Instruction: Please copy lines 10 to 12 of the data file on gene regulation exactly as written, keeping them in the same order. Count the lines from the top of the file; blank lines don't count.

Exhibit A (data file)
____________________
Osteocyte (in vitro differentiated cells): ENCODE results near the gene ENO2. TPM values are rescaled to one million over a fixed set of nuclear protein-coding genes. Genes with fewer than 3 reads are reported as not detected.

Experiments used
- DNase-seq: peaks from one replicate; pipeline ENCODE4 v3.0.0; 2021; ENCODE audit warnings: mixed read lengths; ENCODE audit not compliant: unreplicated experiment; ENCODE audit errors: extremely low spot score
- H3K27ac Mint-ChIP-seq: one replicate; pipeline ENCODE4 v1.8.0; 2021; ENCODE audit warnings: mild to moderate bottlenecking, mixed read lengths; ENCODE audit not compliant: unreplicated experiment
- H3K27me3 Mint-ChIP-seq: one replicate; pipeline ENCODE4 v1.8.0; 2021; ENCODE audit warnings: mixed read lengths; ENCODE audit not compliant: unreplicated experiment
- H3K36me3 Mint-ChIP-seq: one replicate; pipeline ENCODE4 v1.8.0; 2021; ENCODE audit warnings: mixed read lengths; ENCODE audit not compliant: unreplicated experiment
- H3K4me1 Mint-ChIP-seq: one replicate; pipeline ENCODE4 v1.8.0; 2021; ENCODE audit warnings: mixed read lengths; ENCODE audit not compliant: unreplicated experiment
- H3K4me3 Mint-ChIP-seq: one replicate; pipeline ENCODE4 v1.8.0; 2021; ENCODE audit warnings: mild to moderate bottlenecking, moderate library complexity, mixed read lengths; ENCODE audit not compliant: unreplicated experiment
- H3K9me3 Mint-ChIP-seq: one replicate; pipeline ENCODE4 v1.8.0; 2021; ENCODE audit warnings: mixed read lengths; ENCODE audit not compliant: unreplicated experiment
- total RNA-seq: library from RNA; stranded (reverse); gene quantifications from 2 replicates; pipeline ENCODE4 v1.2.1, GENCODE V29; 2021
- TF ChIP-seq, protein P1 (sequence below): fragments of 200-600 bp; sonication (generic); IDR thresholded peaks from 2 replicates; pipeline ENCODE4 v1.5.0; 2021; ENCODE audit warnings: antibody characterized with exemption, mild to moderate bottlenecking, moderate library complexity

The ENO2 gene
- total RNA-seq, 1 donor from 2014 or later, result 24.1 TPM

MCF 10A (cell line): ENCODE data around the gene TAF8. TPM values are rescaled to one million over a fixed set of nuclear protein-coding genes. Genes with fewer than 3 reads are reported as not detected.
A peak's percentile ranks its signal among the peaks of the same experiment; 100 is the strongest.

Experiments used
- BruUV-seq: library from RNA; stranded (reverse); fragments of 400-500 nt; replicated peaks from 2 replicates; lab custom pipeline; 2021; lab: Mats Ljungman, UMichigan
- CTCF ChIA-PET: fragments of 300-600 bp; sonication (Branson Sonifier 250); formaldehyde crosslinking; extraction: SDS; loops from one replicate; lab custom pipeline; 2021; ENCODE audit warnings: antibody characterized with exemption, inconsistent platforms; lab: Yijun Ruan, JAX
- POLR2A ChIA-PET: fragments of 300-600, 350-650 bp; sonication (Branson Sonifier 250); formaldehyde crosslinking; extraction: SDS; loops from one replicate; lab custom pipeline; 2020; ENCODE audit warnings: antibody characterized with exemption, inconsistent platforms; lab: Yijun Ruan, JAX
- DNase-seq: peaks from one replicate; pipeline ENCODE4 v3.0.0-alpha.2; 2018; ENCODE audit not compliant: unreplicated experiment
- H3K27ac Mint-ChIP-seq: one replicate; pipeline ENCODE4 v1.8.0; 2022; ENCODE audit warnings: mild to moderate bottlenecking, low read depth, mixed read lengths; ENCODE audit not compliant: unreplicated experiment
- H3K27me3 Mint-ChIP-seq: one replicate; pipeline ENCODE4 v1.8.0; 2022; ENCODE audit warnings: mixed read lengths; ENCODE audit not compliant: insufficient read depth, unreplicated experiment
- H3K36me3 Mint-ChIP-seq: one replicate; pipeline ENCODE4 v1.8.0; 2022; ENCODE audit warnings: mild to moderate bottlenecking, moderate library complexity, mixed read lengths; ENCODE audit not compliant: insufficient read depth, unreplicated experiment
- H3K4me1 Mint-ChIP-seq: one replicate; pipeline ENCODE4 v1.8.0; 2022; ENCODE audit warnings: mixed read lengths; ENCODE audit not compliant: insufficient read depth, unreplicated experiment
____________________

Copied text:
- total RNA-seq: library from RNA; stranded (reverse); gene quantifications from 2 replicates; pipeline ENCODE4 v1.2.1, GENCODE V29; 2021
- TF ChIP-seq, protein P1 (sequence below): fragments of 200-600 bp; sonication (generic); IDR thresholded peaks from 2 replicates; pipeline ENCODE4 v1.5.0; 2021; ENCODE audit warnings: antibody characterized with exemption, mild to moderate bottlenecking, moderate library complexity

The ENO2 gene